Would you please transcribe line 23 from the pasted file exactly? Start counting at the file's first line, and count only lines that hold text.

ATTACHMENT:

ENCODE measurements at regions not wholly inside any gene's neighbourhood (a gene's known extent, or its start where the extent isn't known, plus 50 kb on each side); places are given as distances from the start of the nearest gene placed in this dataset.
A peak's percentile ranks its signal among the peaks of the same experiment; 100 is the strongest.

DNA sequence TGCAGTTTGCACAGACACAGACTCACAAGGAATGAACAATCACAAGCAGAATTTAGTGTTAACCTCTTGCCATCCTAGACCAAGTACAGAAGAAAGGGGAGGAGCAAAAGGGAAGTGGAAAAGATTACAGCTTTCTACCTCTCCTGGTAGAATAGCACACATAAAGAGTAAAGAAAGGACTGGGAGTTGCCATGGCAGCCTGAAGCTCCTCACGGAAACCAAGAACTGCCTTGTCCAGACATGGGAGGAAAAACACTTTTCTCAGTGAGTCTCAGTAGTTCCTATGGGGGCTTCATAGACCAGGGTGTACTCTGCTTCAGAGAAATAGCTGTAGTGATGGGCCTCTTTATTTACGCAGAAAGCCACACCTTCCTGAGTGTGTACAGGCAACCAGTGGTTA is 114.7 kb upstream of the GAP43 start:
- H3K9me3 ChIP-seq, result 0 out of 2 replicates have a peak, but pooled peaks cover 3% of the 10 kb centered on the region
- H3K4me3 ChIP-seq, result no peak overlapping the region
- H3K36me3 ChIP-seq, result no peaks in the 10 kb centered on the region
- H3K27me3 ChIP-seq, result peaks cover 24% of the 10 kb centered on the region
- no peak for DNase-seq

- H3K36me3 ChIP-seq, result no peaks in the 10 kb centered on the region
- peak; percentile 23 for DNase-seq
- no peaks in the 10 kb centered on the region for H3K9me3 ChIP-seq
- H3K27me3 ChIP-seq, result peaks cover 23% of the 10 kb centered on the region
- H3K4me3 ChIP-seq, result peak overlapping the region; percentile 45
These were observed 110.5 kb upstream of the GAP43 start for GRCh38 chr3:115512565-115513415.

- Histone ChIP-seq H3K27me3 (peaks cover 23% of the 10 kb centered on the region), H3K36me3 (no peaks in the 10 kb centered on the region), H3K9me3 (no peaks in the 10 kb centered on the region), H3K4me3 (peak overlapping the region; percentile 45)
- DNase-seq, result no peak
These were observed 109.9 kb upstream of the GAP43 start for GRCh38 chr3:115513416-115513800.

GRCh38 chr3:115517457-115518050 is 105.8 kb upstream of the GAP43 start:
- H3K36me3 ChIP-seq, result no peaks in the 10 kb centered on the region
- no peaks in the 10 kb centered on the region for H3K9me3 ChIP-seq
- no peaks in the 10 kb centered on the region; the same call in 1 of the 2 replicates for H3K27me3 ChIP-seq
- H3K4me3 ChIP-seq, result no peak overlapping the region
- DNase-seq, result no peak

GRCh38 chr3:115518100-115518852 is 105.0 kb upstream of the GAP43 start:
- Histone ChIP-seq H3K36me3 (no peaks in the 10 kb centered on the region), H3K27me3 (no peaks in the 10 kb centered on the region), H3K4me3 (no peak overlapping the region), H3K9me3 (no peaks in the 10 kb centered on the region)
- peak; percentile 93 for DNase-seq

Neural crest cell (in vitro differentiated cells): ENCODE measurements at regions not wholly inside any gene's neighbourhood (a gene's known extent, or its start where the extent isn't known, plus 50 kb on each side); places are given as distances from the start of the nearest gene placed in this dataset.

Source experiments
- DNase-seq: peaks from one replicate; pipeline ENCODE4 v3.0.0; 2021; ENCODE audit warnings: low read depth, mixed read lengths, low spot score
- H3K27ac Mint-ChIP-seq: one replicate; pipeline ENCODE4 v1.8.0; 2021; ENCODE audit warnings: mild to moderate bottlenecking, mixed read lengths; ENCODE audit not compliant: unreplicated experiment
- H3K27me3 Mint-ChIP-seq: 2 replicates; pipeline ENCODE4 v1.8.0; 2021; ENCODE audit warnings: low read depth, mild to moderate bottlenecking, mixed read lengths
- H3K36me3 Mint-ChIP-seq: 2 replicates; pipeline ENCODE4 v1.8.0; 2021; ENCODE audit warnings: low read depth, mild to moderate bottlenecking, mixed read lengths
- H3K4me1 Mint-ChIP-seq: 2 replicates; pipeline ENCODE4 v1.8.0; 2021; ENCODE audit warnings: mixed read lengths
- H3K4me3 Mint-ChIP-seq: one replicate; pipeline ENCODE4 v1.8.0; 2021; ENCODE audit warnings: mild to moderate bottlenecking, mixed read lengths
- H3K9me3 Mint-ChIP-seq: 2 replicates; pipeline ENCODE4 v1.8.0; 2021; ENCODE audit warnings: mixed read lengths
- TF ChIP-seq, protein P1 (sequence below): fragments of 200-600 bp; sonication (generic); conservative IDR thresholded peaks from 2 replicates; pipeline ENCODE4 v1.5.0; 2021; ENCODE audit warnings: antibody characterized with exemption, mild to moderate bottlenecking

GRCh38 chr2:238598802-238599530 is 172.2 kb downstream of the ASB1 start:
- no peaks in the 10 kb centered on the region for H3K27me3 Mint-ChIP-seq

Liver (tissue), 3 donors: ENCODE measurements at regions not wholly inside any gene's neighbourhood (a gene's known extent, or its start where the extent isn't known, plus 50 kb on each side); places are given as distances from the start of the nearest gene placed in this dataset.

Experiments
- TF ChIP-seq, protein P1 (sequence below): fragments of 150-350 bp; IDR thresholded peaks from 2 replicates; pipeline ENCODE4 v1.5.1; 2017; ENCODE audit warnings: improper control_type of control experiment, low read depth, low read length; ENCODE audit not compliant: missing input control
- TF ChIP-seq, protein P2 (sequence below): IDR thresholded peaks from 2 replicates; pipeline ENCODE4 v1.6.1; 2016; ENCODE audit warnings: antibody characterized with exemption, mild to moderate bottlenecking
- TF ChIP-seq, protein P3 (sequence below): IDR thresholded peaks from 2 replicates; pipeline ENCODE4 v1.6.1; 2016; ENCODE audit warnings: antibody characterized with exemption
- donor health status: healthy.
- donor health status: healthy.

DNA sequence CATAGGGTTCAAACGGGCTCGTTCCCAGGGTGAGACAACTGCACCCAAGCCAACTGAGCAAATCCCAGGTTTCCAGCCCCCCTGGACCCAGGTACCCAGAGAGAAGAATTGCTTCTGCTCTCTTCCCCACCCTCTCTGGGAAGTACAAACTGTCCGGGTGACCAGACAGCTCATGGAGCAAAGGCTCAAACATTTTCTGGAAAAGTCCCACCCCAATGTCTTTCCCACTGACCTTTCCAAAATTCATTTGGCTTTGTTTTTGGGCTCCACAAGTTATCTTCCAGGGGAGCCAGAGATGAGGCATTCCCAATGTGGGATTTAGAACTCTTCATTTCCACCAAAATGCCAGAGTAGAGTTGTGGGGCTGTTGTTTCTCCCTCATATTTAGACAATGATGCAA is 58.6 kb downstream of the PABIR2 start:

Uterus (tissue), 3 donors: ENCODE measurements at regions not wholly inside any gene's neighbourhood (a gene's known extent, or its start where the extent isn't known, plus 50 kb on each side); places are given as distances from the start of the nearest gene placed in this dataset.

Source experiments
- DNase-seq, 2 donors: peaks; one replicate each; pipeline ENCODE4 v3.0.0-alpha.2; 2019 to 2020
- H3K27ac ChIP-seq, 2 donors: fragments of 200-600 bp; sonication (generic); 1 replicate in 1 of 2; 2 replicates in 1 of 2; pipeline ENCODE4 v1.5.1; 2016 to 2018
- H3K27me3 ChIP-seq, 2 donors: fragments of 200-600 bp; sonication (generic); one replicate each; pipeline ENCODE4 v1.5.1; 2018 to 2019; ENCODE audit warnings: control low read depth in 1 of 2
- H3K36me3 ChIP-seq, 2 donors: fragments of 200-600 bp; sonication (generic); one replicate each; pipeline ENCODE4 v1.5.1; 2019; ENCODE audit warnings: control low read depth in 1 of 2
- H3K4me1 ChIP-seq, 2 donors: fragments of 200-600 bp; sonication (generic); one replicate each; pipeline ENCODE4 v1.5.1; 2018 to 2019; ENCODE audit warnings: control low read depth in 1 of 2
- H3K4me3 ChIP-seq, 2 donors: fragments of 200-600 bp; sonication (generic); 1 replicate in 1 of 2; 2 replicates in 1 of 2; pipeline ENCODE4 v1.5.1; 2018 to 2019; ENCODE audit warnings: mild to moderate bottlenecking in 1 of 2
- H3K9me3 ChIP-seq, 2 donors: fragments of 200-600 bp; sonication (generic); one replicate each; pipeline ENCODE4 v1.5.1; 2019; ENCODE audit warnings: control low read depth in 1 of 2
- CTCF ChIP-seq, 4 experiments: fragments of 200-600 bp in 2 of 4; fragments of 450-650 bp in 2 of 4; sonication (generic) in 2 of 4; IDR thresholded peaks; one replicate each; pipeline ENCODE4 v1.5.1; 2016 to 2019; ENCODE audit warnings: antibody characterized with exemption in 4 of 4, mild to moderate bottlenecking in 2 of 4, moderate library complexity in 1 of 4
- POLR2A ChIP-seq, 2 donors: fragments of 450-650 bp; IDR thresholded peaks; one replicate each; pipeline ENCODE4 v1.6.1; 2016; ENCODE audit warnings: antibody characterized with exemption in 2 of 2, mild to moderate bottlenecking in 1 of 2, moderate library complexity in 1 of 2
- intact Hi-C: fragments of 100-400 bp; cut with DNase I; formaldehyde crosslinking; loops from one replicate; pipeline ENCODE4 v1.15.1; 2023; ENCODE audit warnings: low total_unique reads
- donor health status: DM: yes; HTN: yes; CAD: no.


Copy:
- DNase-seq, result no peak